Last Year at the Crossing (2018) Documentary Feature/Indiana Spotlight 75 Minutes/USA/2018 Education Director: Kathy Bruner Premise: An alternative high school in small-town Indiana is the last, best chance for four struggling teens to earn a diploma. Their dedicated school administrator holds out hope that this is the year they can overcome their obstacles. A heartbreaking and hopeful portrait of teens […]
Premise: An alternative high school in small-town Indiana is the last, best chance for four struggling teens to earn a diploma. Their dedicated school administrator holds out hope that this is the year they can overcome their obstacles. A heartbreaking and hopeful portrait of teens trying to rise above their circumstances.
Last Year at the Crossing is the work of a promising documentarian who knows how to remain objective while allowing her subjects to retain control over their narrative. Filmmaker Kathy Bruner has a keen eye for finding that narrative within her subject and presenting it in an engaging and empathetic manner.
The documentary elicits sympathy for the four troubled youths it showcases by simply letting them tell us about their struggles. It’s through showing us what they are going through that we learn about their daily life and problems. This is an effective tool because merely telling us about the issues facing the people being profiled would have been far less effective and more disconnected for the audience.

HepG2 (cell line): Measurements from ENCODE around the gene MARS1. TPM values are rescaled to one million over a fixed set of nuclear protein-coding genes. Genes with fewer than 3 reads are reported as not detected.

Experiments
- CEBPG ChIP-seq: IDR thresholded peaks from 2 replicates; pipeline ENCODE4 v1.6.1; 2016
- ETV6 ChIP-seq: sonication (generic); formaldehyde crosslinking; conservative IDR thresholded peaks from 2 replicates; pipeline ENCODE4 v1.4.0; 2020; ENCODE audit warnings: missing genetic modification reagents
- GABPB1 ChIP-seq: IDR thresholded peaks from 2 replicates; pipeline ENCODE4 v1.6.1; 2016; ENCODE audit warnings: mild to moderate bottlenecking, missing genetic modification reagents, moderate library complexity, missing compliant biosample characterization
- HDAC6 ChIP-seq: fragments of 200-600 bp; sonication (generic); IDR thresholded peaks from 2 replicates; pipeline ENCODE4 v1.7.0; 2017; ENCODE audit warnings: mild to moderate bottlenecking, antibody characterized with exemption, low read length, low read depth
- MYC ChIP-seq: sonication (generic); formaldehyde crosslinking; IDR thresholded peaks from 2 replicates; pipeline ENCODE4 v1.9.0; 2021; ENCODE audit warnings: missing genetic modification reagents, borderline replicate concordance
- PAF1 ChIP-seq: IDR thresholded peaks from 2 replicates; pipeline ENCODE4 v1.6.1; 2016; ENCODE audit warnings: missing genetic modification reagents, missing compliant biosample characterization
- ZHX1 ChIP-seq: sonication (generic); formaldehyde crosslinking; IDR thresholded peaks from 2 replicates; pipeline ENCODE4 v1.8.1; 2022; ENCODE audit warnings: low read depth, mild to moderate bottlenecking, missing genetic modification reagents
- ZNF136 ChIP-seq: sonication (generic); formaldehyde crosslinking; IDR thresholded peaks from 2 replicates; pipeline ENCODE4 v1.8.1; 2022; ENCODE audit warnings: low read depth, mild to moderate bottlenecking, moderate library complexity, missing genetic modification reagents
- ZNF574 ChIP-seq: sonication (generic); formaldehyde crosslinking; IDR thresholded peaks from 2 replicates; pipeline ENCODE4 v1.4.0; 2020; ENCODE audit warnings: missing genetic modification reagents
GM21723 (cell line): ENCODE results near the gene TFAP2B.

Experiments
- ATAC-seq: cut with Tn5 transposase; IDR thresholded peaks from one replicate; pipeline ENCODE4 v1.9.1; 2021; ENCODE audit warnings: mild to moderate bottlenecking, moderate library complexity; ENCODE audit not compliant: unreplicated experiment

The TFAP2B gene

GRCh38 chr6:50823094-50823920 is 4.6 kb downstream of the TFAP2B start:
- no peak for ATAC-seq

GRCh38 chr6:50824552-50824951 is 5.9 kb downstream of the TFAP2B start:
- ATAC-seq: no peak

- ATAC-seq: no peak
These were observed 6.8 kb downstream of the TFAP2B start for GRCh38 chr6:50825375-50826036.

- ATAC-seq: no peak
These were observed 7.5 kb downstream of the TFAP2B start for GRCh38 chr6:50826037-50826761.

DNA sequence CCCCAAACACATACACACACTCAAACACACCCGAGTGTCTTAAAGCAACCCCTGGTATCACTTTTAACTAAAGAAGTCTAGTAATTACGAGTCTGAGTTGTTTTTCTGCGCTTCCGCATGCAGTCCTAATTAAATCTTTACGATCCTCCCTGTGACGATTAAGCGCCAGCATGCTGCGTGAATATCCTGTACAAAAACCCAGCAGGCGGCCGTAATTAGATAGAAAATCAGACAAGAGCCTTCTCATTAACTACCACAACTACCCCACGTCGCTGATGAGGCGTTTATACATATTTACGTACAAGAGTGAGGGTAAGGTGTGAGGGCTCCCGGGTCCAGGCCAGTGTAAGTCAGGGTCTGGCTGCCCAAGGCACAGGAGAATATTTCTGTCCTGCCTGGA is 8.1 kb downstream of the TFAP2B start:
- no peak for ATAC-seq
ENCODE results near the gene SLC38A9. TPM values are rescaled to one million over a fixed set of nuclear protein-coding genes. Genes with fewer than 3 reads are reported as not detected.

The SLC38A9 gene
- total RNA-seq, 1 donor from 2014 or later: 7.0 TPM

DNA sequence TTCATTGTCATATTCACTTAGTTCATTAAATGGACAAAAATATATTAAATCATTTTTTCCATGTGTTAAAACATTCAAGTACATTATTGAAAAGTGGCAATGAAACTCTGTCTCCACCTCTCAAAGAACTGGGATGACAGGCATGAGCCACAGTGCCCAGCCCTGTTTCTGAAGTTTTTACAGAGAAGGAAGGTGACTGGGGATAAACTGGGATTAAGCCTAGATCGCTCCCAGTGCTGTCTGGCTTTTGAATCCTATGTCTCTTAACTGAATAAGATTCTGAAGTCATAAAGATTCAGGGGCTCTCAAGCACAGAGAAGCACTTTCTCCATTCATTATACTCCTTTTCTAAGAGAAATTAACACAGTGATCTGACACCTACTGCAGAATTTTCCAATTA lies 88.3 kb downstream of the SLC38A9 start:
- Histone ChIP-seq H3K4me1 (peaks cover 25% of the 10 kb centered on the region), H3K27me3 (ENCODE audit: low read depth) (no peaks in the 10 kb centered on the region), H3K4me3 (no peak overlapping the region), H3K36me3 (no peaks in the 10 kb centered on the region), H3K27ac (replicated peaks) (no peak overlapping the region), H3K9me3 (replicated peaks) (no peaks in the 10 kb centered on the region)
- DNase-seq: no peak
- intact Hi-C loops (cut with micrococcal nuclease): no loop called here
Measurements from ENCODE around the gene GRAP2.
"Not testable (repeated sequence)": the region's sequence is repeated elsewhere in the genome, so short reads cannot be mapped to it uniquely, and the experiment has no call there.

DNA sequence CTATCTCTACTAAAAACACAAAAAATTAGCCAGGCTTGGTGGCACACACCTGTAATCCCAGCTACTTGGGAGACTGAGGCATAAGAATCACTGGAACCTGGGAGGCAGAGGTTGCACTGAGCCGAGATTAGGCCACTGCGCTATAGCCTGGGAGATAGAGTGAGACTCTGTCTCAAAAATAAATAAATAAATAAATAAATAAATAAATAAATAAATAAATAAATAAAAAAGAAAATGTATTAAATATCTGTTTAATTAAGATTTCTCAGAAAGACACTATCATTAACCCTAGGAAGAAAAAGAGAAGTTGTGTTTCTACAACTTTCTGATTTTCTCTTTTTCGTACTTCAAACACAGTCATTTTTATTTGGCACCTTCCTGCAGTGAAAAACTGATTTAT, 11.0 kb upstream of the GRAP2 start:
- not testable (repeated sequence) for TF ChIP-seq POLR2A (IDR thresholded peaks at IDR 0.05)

The teenagers in the documentary face unexpected pregnancies, theft, and a lack of motivation for the school work that needs to be done. The film also does a solid job of explaining what The Crossing is and how it works. I appreciated that, although the organization is faith-based, the focus by the administrators is completely on the students’ well-being and scholastic aptitude. There’s no preaching or appeal to the Higher Power for guidance when these teenagers face hard times. It’s simply a matter of picking themselves up and working harder.
At its heart, this is a hopeful documentary that doesn’t judge its subjects. At the same time, it doesn’t give them a free pass nor does it shy away from showing them stumble. The students in this documentary don’t all have happy endings but the film shows us that the end of their story here isn’t a definitive ending. Last Year at the Crossing demonstrates that the students’ futures truly are in their own hands and they are not purely victims of circumstance. And that is a powerful and inspirational message to leave us on.
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